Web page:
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Best of the Best 2008: Hotels

Jennifer Hall, Laurie Kahle and Cynthia Rosenfeld

Visitors arrive at the Peninsula Tokyo (+81.3.6270.2888, www.peninsula.com) in green Rolls-Royce Phantoms, the Hong Kong–based hotel group’s signature cars. Managers then usher their guests into the hotel’s cavernous lobby, where Japanese businessmen from the neighboring Marunouchi financial district and women in high heels drink cocktails beneath a transfixing concave light fixture that sparkles with 1,313 bulbs. The 24-story hotel, which opened in September, incorporates equally captivating artworks, as well as an indoor pool, five restaurants, and a penthouse bar decorated with polished chrome trees. The Peninsula’s 314 rooms, including 47 suites, feature natural details such as sliding horse-chestnut doors and woven cedar on the ceiling. Washi paper panels painted with golden sakura (cherry blossom) patterns adorn the hotel’s Peninsula Suite, which includes a private gym, a library, and a Japanese tea-ceremony room with tatami floor coverings. ($600–$8,400) —Jennifer Hall

It took the Rosso family, the owners of several small, exclusive hotels in Italy, several years to convince Milan’s city government to approve their plans to develop the Town House Galleria (+39. 028.9058297, www.townhousegalleria.it). Beyond the usual difficulty in getting past one of Italy’s labyrinthine bureaucracies, the boutique property required special consideration because of its proposed location: inside one of Milan’s most famous landmarks, the Galleria Vittorio Emanuele II, a massive, architecturally stunning indoor arcade completed in 1876. Ultimately, the Rosso family and its company, Town House Hotels, succeeded, and the hotel opened its doors in March 2007 to stellar reviews. Appointed with edgy modern art, the Town House Galleria’s 24 suites occupy the arcade’s second and third floors. Each suite offers interior views of the Galleria and its streams of shoppers and tourists, most of whom are unaware that a hotel sits above the original Prada store. Butlers serve each room, stocking the individual wine cellars and arranging anything from a personal guide for viewing Da Vinci’s Last Supper to an after-hours shopping trip. ($1,250– $15,700) —Laurie Kahle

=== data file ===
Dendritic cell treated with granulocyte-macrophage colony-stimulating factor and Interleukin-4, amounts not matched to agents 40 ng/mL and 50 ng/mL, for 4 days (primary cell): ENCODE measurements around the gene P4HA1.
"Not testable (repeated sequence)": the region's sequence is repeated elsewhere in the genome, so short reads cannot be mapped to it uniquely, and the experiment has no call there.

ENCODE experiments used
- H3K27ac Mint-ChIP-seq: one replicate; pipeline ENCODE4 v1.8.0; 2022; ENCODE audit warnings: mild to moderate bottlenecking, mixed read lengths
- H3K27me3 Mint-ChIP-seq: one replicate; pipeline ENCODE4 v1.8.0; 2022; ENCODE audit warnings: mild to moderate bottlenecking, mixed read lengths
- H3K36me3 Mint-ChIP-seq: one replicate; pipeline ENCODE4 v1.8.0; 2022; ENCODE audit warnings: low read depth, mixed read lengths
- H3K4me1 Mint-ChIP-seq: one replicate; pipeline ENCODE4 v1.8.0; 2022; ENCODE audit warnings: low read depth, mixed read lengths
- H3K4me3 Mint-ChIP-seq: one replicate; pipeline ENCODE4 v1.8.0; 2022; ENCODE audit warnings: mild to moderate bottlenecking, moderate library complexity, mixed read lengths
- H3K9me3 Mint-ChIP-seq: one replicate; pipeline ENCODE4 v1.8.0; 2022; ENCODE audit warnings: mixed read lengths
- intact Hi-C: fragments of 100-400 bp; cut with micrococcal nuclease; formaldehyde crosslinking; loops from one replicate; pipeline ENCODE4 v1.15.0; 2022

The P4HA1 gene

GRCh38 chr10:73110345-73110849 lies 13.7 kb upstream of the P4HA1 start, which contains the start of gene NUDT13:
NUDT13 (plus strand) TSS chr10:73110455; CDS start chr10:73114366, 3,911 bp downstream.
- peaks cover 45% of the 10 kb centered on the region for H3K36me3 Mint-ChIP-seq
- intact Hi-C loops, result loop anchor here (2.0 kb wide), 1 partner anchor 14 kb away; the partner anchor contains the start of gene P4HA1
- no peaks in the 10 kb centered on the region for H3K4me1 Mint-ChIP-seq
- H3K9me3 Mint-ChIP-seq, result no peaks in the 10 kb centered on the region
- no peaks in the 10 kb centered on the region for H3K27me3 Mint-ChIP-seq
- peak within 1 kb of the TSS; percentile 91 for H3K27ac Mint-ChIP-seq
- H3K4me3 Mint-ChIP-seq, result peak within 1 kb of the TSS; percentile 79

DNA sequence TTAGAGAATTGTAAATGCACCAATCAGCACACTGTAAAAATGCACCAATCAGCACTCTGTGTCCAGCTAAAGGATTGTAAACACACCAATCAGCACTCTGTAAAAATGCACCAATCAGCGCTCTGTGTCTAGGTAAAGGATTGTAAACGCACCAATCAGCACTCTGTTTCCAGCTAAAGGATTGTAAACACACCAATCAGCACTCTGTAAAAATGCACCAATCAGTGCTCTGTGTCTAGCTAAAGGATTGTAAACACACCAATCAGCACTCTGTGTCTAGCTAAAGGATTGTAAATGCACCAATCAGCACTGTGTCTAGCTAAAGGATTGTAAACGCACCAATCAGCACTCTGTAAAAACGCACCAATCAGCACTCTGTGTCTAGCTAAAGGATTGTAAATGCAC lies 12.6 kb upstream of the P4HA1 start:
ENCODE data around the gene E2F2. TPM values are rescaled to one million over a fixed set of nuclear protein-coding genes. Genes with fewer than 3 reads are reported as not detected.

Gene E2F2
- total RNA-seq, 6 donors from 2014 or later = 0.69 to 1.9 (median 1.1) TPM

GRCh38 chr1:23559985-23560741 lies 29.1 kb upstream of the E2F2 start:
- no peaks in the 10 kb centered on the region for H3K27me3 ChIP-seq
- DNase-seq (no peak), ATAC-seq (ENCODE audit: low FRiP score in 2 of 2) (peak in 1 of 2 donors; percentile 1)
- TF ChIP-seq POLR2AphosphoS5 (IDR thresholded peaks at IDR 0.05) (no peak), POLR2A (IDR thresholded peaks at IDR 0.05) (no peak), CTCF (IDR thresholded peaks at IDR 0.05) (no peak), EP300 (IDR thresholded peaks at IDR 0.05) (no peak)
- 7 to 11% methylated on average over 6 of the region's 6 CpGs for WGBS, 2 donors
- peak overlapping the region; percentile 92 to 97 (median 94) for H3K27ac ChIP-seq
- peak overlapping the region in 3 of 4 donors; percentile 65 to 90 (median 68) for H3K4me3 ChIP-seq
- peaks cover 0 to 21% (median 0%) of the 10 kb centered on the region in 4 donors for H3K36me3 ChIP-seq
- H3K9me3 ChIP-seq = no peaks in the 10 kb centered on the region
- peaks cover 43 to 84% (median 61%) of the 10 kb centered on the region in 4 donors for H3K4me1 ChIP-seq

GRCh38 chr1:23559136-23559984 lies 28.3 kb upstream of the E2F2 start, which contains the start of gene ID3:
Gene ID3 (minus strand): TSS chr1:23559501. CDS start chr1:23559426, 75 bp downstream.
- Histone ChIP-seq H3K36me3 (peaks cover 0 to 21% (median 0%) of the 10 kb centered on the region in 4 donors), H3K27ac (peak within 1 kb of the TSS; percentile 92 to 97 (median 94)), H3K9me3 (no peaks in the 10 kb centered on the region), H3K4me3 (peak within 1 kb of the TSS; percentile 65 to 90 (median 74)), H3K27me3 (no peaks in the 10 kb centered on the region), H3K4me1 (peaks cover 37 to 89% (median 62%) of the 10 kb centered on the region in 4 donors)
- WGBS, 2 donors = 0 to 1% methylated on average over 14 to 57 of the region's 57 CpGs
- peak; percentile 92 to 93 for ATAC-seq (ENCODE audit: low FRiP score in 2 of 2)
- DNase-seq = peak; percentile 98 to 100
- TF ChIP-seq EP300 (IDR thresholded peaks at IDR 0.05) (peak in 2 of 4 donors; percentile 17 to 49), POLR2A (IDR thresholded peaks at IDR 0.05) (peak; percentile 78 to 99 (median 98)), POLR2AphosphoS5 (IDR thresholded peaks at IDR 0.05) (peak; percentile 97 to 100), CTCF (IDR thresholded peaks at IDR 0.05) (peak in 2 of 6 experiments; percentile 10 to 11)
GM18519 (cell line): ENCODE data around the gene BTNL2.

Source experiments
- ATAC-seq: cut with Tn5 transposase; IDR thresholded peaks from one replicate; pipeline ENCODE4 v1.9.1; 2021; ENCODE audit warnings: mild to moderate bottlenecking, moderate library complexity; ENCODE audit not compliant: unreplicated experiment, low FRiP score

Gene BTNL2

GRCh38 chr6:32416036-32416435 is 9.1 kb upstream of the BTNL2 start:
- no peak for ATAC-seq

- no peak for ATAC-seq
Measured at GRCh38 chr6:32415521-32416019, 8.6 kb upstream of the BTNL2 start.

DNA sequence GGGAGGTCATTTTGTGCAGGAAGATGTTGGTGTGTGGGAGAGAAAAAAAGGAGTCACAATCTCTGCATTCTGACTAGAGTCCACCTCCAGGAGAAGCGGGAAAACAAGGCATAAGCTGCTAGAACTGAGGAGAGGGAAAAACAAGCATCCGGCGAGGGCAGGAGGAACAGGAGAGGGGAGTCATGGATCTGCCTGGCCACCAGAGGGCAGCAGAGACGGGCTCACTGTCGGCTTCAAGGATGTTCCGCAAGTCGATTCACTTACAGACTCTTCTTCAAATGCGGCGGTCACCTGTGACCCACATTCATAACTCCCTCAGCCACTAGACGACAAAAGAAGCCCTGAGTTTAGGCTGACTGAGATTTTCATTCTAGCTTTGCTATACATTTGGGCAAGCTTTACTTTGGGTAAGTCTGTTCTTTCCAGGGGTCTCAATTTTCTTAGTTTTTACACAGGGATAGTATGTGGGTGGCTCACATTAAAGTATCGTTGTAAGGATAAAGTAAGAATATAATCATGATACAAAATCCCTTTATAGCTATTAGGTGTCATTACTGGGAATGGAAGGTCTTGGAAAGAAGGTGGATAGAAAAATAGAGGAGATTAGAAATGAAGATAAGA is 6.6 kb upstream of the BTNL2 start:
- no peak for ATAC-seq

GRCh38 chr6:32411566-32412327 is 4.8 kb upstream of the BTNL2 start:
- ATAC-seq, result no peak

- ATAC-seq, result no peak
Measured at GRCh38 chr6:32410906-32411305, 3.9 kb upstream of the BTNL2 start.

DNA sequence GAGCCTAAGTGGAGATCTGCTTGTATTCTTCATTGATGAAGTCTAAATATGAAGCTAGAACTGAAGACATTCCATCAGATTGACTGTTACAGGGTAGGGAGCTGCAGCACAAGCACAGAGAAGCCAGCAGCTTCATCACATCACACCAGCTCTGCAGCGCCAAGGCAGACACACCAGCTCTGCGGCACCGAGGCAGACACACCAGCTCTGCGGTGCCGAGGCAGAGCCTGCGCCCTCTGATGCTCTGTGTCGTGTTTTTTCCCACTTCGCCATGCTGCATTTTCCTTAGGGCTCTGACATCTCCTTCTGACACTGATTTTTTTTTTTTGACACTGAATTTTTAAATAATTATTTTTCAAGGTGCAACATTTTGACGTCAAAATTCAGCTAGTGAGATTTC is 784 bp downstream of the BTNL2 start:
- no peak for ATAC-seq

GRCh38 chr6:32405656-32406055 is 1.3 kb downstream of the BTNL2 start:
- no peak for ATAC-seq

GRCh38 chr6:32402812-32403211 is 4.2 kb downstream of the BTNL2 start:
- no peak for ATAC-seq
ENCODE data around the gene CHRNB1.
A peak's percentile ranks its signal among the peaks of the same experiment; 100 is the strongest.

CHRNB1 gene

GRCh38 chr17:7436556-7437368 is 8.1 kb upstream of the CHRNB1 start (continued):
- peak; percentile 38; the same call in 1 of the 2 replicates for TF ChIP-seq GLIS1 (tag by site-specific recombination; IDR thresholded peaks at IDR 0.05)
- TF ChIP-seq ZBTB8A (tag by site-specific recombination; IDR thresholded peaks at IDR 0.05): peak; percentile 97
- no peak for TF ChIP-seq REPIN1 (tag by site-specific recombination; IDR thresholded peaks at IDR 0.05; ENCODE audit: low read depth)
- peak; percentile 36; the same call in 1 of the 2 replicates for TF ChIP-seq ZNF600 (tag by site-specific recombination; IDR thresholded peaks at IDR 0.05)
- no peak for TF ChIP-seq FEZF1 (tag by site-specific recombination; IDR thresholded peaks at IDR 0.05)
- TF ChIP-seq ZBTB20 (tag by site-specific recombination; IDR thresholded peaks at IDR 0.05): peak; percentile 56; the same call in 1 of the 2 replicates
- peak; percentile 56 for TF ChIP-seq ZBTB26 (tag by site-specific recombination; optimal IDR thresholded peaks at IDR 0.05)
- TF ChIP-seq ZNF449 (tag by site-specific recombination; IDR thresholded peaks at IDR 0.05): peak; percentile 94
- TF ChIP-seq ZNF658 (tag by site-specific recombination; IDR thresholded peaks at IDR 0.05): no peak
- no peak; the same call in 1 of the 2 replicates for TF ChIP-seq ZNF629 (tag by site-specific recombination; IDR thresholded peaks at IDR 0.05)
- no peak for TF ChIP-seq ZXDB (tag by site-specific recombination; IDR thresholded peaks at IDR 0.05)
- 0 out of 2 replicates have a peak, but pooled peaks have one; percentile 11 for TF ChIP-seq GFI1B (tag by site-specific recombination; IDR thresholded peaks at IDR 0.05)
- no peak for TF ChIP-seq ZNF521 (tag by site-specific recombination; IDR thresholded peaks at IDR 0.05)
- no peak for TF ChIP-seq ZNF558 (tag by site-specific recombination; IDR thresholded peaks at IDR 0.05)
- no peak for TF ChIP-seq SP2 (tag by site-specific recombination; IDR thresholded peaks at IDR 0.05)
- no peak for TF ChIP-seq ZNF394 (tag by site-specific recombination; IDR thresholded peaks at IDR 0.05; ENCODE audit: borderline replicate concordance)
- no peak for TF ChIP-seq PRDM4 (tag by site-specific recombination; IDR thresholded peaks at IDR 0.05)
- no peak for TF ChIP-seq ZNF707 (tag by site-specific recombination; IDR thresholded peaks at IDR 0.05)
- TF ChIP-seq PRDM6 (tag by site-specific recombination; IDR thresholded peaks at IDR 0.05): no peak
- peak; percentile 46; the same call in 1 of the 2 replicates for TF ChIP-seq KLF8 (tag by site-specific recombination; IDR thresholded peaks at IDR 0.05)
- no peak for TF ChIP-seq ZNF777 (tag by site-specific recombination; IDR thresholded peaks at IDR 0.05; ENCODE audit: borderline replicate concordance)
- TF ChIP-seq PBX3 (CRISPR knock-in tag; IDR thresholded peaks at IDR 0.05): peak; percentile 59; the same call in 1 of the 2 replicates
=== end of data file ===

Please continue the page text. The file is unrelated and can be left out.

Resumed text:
The St. Regis Singapore (+65.6506. 6888, www.stregis.com) is the first major luxury hotel to be built in this tiny island nation in 10 years. Though it strives to meet the global business traveler’s every need, the 229-room property offers numerous diversions to fill the hours between meetings. Guests can head to the Remède Spa—the first Remède facility outside of the United States—where spacious Finnish cedarwood saunas and a eucalyptus-infused steam chamber help rejuvenate jet-lagged patrons. Others may opt to unwind over an Afternoon Delight (an iced-green-tea concoction with kiwi and vodka) at the Aston Bar. After drinks, visitors can choose from casual Mediterranean specialties at LaBrezza, Cantonese fare at Yan Ting, and traditional and modern French selections at Les Saveurs. At the end of the evening, guests retire to spacious rooms and suites, where around-the-clock butlers ensure that business travelers are rested and well prepared for another hard day of work. ($400–$1,300) —Cynthia Rosenfeld

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Photo by Janos Grapow